When a patient complains of flashes and floaters, doctors may be wary of what they might find. These ambiguous symptoms may underscore a potentially serious issue.

This column reviews such presentations, what optometrists should look for and what to expect.

This B-scan shows a large mass protruding forward through the retina, causing subsequent sensory detachment. Photo: Aaron S. Gold, OD.

The Usual Suspects

As soon as a patient presents with flashes, most ODs will already have four potential diagnoses in mind. 

  1. Ocular migraine with a preceding visual aura. This condition can frequently be teased out and confirmed with a thorough case history. For these patients, flashes occur in the form of scintillating lights from the periphery towards the central vision, leading to temporary field loss and subsequent nauseating headaches lasting one to several hours. In most cases, optometrists should dilate to confirm the diagnosis. 
  2. Intraocular lens (IOL) related dysphotopsia. This one is tricky because it is often a diagnosis of exclusion. If scleral depression shows the retina is intact, dysphotopsia related to a new IOL may be to blame. Dysphotopsia is the leading cause of dissatisfaction following uncomplicated cataract surgery and is either positive or negative.1 Positive dysphotopsia manifests as a light in the form of a streak, starburst, flicker, fog or haze. Negative dysphotopsia is seen as a black line or crescent in a patient’s far peripheral vision.1 Researchers believe these visual phenomena are due to the square-edged IOL designs that became popular in the 1990s, or possibly a material with a high index-of-fraction coupled with a lens that has a low radius-of-curvature.1 Regardless, these patients should be sent back to their cataract surgeon. 
  3. Posterior vitreous detachment (PVD). This usually develops after the vitreous gel separates from the internal limiting membrane of the retina. In most cases, the posterior hyaloid separation occurs without complication, resulting in a vitreous “floater” that casts a shadow of varying darkness on the retina. Occasionally, however, tractional forces can lead to a full-thickness tear, which could lead to rhegmatogenous retinal detachment. PVD is, in large part, an age-related event that occurs between the ages of 45 and 65.2 However, the vitreous may detach earlier in the highly myopic (>6.00D). Patients in their 50s have an expected prevalence of 25% while almost 90% of patients in their 80s will have already had a PVD.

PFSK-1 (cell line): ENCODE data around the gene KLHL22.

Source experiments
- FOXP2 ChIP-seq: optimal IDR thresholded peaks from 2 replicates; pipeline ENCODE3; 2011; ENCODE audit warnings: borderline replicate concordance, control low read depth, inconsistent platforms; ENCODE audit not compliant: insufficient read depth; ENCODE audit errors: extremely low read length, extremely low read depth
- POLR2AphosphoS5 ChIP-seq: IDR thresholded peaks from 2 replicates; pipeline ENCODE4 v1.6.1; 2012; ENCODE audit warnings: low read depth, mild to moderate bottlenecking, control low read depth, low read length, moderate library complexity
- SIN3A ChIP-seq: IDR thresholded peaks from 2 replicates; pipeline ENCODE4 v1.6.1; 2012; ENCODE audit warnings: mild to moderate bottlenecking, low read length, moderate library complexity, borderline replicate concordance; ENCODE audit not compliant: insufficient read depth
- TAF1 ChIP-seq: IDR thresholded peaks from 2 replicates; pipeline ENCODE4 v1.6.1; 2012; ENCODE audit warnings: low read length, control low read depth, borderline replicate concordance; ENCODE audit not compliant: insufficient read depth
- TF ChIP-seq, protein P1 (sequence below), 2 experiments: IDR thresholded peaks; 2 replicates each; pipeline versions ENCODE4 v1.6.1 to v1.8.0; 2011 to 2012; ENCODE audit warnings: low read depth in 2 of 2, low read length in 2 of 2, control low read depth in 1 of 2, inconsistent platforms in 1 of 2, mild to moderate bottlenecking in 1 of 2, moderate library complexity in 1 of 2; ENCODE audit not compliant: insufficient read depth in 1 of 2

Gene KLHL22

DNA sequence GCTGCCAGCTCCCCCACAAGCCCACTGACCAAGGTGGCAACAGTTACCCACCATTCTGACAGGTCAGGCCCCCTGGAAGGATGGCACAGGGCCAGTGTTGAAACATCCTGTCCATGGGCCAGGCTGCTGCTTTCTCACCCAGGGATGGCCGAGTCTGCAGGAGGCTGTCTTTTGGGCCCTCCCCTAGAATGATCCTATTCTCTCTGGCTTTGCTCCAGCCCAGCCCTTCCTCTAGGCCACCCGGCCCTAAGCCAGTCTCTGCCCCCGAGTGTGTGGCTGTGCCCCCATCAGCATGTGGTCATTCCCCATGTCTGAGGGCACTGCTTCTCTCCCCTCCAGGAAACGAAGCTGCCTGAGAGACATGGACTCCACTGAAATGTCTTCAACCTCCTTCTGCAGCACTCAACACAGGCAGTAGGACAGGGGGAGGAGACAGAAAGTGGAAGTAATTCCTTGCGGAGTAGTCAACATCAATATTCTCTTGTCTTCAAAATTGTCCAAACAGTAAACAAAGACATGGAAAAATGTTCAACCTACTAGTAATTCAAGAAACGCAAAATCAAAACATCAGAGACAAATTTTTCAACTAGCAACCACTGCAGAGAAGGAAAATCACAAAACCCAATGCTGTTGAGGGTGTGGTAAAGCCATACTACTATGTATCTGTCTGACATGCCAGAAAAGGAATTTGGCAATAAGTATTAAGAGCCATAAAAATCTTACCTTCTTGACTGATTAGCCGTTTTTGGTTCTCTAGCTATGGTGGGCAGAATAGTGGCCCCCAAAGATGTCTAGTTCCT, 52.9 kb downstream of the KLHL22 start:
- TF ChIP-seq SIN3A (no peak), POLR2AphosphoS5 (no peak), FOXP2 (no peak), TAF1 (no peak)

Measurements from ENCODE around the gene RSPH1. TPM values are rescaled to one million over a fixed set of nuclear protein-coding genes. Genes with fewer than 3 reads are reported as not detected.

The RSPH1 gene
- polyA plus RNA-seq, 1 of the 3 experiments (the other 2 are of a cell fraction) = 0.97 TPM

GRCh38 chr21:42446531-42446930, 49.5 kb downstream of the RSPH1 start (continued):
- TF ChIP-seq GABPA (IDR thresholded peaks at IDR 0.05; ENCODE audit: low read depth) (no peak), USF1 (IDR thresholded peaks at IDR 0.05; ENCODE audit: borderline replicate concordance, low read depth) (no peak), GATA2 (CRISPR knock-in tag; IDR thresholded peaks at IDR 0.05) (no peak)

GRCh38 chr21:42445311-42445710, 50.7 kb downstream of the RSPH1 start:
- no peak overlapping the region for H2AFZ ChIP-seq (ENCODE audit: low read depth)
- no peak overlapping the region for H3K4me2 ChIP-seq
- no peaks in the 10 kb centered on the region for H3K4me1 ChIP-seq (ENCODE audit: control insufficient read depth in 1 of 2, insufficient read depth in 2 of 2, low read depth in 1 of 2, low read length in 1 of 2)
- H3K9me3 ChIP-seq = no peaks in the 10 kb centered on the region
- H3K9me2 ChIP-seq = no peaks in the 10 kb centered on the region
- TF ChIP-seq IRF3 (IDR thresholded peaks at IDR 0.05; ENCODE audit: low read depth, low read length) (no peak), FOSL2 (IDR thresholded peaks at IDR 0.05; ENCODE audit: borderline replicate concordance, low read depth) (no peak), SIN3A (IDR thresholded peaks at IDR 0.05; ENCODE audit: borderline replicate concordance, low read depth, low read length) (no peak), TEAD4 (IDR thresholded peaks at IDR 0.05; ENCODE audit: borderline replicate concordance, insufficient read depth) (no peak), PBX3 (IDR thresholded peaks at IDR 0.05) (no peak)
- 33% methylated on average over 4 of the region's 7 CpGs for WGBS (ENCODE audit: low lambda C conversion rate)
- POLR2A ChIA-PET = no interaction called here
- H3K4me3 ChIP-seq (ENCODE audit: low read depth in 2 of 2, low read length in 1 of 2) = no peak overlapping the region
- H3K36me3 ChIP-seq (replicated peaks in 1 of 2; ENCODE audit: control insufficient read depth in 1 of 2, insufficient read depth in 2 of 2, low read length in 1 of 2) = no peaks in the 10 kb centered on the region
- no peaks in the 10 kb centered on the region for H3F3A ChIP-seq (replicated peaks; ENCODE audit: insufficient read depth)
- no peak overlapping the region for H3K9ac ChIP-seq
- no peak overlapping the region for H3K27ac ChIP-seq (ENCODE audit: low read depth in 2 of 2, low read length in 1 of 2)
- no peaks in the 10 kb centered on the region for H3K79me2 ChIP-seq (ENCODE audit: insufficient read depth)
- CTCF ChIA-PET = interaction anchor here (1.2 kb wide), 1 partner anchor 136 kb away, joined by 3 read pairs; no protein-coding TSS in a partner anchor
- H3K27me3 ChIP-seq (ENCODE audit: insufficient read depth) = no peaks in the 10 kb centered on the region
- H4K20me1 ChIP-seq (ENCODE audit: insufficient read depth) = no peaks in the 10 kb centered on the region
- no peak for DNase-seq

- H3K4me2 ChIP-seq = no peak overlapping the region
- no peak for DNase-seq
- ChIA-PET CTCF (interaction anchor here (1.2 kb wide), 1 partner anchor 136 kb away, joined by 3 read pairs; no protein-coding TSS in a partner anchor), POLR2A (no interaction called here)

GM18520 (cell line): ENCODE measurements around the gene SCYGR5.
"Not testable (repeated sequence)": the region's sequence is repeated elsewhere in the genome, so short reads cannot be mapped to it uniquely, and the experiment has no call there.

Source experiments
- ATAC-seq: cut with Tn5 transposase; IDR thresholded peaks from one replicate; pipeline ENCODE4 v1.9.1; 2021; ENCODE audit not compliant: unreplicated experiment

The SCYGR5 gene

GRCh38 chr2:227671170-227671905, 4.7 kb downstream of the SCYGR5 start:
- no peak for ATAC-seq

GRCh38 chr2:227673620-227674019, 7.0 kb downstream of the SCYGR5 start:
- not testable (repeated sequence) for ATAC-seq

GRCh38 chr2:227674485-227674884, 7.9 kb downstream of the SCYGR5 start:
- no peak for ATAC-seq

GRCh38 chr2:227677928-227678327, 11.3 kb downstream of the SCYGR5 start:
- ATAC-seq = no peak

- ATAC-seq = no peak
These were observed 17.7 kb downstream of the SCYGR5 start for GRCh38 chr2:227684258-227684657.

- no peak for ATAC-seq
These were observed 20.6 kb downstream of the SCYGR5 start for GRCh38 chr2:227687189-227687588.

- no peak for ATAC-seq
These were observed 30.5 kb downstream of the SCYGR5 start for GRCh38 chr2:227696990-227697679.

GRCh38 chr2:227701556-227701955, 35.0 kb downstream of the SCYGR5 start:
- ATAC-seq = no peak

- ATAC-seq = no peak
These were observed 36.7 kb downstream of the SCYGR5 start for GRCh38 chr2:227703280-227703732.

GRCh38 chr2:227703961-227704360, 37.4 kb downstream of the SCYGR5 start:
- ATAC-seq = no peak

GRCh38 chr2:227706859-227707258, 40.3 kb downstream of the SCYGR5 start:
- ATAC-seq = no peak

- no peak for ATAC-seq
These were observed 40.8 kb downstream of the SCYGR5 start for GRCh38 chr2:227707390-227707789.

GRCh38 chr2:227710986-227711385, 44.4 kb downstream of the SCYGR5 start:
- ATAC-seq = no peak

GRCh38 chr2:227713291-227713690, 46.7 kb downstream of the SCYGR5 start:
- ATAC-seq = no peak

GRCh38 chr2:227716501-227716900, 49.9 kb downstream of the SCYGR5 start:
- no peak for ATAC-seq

4. Retinal break or detachment. A 2009 review found that, when patients reported with an acute onset of flashes, floaters or both, a retinal break or tear was present 14% of the time.3
Stages of Posterior Vitreous Detachment
Click chart to enlarge.

In the same review, investigators determined two other predictive factors for retinal tear based on direct clinical examination:

  1. Vitreous hemorrhage (62% chance of a tear or detachment).
  2. Pigment dusting of the vitreous (88% probability).

Two-thirds of patients presenting with a vitreous hemorrhage had at least one break. A spontaneous vitreous hemorrhage can be a presenting sign or may occur subsequently.

Therefore, in all patients presenting with symptoms of flashes and floaters, a complete dilated examination using binocular indirect ophthalmoscopy with scleral depression, and at times, 3-mirror gonioscopy, is necessary in ruling out a complicated PVD with a retinal break, tear or detachment.

With that said, as the following case will illustrate, we cannot forget the “unusual suspects” when confronted with these symptoms.


A 61-year-old African-American male presented for an urgent care visit. He complained of sudden flashes and floaters upon waking, followed by vision loss in his right eye. He had an established decrease in vision in his left eye since childhood secondary to optic atrophy. He also added that he was recently hospitalized for a “lung infection.” He was treated with intravenous antibiotics while admitted and released a few days prior with a course of oral antibiotics.